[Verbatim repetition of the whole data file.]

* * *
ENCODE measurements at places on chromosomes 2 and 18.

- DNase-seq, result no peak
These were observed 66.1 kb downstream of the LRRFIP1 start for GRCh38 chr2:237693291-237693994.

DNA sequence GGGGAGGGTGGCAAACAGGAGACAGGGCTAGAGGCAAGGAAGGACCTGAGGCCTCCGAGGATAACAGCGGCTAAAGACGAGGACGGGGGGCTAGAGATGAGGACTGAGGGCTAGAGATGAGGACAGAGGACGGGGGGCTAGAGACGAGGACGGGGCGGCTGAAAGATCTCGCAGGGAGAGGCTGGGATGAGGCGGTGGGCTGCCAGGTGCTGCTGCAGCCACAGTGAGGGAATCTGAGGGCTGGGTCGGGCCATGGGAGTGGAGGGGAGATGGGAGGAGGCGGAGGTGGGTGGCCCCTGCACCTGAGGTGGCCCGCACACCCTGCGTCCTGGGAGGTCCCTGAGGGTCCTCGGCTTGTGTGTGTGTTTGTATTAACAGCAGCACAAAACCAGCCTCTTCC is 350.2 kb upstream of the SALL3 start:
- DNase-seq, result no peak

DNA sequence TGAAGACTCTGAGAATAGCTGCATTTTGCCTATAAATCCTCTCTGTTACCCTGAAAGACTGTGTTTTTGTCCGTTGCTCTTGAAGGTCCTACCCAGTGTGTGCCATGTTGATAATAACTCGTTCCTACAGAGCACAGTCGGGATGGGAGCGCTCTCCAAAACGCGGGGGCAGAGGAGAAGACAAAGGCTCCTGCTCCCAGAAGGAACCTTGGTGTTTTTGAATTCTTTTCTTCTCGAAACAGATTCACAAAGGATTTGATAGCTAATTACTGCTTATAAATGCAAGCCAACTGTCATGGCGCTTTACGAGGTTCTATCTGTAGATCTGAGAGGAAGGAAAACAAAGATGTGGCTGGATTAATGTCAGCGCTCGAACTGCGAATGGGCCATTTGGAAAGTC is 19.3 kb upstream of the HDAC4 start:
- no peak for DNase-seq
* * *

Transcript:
ENCODE measurements at places on chromosomes 2 and 18.

- DNase-seq, result no peak
These were observed 66.1 kb downstream of the LRRFIP1 start for GRCh38 chr2:237693291-237693994.

DNA sequence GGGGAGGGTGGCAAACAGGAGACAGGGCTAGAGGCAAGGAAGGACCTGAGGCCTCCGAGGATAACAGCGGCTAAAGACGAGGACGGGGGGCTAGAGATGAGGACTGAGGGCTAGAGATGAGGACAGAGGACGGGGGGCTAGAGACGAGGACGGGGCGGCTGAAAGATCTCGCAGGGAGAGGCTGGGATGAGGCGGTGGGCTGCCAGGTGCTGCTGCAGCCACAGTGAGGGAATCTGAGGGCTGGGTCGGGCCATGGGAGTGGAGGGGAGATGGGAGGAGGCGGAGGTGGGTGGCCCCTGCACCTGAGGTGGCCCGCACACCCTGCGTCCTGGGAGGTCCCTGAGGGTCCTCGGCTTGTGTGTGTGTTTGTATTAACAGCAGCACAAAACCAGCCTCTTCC is 350.2 kb upstream of the SALL3 start:
- DNase-seq, result no peak

DNA sequence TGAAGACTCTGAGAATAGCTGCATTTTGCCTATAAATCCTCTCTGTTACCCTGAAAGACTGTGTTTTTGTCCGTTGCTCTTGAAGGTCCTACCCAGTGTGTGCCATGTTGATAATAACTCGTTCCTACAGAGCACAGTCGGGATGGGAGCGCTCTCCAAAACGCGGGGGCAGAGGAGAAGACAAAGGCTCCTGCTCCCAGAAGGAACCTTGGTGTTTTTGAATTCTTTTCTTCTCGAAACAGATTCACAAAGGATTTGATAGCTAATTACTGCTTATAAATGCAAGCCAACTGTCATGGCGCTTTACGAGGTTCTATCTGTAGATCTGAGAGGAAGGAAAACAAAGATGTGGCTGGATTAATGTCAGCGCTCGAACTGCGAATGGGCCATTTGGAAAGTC is 19.3 kb upstream of the HDAC4 start:
- no peak for DNase-seq